I’m a freelance writer covering everything from how romantic comedies ruin love lives to the subtle symptoms of a magnesium deficiency. I regularly contribute to Glamour.com, SELF.com, and WomensHealthMag.com. My byline has also appeared on BuzzFeed, DailyBurn, Into The Gloss, and TeenVogue.com. ...
Having heart palpitations might make you think, “Well, living has been cool and all, but I guess that’s over now.” In reality, heart palpitations usually aren’t a sign your heart’s decided to give up the ghost—but in some cases, they can be a cause for concern. Here’s what to know about how to tell the difference.
“Es un clásico. Me gusta comenzar casi siempre así para que tenga el beneficio agregado de ser asociado con la sensación de la primera entrada. No hay nada como entrar en contacto con su tibia humedad de abajo. Me hace pensar que hay una razón era que los humanos evolucionaran a tener sexo de esa manera. Además, si me acerco a acabar muy pronto, sólo pienso en el nombre de la posición y me aleja de ese momento. Misionero: posición sexy, nombre nada hot.” —Sam J. “Clásico y confiable.
When you think of hangovers , you might envision breakfast bagels or that movie about a bumbling group of dudes in Vegas. But migraines can lead to hangovers, too, one that arises after the pain recedes. OK, so these aren’t the same as alcohol-induced hangovers, but they can feel eerily similar: brain fog, fatigue, moodiness, weakness, and sensitivity to light and sound can occur in both.
On 1/19, @PPMW_DC expects 600 anti-choice protesters outside of our health center in
DC. In response, we’ve decided to set a fundraising goal of 600 donations to show the
power of PP pink! 💖 Text “picketer” to 41-444! #PledgeAPicketer
Muck Rack makes it simple to find people, tweets, or articles that mention any name, keyword, company, hashtag etc. We've compiled this guide to help you make the most of your search.
Selecting a term
Start searching tweets, articles from media outlets, articles mentioned in tweets, journalists'
names, titles and bios with some suggested searches:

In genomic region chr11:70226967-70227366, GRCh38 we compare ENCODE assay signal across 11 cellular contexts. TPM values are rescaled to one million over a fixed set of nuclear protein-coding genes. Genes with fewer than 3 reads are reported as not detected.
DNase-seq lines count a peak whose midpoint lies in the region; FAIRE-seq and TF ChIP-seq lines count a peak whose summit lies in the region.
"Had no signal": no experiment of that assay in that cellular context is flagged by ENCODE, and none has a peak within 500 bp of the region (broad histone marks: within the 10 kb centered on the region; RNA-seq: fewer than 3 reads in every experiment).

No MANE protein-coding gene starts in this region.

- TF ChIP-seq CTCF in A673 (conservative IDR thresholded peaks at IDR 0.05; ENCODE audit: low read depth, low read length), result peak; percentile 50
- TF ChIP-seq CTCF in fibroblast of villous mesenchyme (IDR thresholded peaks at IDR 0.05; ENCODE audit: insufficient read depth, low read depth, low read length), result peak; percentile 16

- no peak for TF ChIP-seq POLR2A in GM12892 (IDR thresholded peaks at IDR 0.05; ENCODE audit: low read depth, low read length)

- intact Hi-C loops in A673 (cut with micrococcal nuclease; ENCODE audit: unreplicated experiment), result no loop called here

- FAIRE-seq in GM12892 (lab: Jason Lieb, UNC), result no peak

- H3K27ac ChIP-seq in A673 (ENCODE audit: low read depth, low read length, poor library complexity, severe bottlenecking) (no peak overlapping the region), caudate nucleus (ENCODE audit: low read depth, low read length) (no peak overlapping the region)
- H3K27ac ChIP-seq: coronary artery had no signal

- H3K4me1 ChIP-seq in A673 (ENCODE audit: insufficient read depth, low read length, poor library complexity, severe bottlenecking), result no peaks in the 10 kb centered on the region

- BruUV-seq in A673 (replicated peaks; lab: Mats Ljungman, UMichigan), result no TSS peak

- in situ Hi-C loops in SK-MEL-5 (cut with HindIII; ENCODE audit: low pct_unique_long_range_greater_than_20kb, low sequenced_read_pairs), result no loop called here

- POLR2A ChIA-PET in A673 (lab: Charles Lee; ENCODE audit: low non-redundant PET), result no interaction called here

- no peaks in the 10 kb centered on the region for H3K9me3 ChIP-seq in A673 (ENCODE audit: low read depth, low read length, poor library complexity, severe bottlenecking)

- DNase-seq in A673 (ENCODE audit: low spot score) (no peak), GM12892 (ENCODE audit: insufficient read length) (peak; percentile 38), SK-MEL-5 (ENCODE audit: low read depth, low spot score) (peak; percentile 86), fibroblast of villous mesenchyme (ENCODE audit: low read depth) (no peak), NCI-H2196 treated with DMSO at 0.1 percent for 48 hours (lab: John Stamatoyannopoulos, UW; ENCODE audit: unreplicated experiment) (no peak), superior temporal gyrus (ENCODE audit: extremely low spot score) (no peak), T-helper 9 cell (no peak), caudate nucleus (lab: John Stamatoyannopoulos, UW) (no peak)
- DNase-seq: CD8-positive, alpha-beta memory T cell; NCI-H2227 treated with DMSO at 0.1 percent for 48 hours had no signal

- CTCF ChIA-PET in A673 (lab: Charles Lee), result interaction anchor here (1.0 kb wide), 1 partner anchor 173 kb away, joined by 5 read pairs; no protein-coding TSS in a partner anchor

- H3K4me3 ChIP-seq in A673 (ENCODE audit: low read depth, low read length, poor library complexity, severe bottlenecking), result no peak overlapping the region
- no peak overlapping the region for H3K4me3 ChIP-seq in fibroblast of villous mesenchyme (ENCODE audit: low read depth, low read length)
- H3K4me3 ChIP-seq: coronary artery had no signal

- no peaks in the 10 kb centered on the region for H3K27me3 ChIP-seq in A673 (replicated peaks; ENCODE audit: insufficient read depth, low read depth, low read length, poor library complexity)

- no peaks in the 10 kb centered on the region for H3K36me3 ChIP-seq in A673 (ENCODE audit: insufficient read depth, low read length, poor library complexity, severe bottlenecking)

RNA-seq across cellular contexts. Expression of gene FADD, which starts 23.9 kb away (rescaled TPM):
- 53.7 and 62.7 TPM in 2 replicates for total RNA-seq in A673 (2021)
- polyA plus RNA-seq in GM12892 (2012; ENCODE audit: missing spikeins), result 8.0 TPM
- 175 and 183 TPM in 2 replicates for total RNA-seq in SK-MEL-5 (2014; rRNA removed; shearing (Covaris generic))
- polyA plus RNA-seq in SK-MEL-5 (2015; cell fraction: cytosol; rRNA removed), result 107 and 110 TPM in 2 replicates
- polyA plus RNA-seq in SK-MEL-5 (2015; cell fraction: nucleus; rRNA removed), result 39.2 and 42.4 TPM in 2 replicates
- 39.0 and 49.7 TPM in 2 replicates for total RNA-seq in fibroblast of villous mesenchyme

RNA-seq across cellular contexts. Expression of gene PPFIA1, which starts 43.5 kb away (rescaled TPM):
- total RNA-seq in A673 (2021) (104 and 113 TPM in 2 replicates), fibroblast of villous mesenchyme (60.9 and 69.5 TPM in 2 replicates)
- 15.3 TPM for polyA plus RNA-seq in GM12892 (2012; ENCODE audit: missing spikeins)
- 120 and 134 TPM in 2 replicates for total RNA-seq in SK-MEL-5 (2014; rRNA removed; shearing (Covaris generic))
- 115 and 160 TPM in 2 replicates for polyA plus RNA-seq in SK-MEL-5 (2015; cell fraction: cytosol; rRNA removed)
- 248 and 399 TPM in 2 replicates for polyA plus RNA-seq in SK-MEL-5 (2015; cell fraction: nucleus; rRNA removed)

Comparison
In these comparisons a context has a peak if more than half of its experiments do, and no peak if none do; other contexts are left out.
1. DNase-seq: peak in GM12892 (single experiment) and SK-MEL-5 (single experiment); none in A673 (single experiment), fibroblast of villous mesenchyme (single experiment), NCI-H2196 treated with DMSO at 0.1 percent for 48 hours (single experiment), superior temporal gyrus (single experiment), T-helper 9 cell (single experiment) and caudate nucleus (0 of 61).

Companies or Topics (e.g. iPhone, Microsoft)
Phrases (e.g. "cloud computing") — use quotes to keep the terms together
Twitter handles (e.g. @username) — returns those who have mentioned or replied to
Names (e.g. "David Pogue")
Hashtags (e.g. #sxsw, #london2012)
Bio details (e.g. vegan, Olympics, father)
Muck Rack's Advanced Search allows for many boolean operators.
Find results that mention multiple specified terms, use AND or
+. For example, ensure each result contains both Elon Musk and Mark Zuckerberg by
searching Musk AND Zuckerberg or Musk + Zuckerberg.
Use the operators OR or , to broaden your search when you'd like either of
multiple terms to appear in results. (This is the default behavior of our search when no operators
are used). For example, results will contain either cake or cookie by searching cake OR cookie or cake,cookie
Use NOT or - to subtract results from your search. For
example, searching Disney will yield results about the Walt Disney Company as well as Walt Disney
World Resort. To exclude mentions of Disney World, search for Disney -World or Disney
When using one of these operators with a phrase, enclose it in quotation marks. For example, you can
find results about smartphones excluding Apple's iPhone 4S by searching smartphone -"iPhone
Exact case matching or punctuation
If you're searching for a brand name or keyword that relies on specific punctuation marks or capitalization, you can
find results that match your exact query by adding matchcase: before the keyword you're searching for, like matchcase:E*TRADE .
Use parentheses to separate multiple
boolean phrases. For example, to find journalists talking about having fun in Disney World or
Disneyland, search for ("disney world" OR disneyland) AND fun.
An asterisk can be used to search for any variation of a root word truncated by the asterisk. For example, searching for admin* will return results for administrator, administration, administer, administered, etc.
A near operator is an AND operator where you can control the distance between the words. You can vary the distance the near operation uses by adding a forward slash and number (between 0-99) such as strawberries NEAR/10 "whipped cream", which means the strawberries must exist within 10 words of "whipped cream".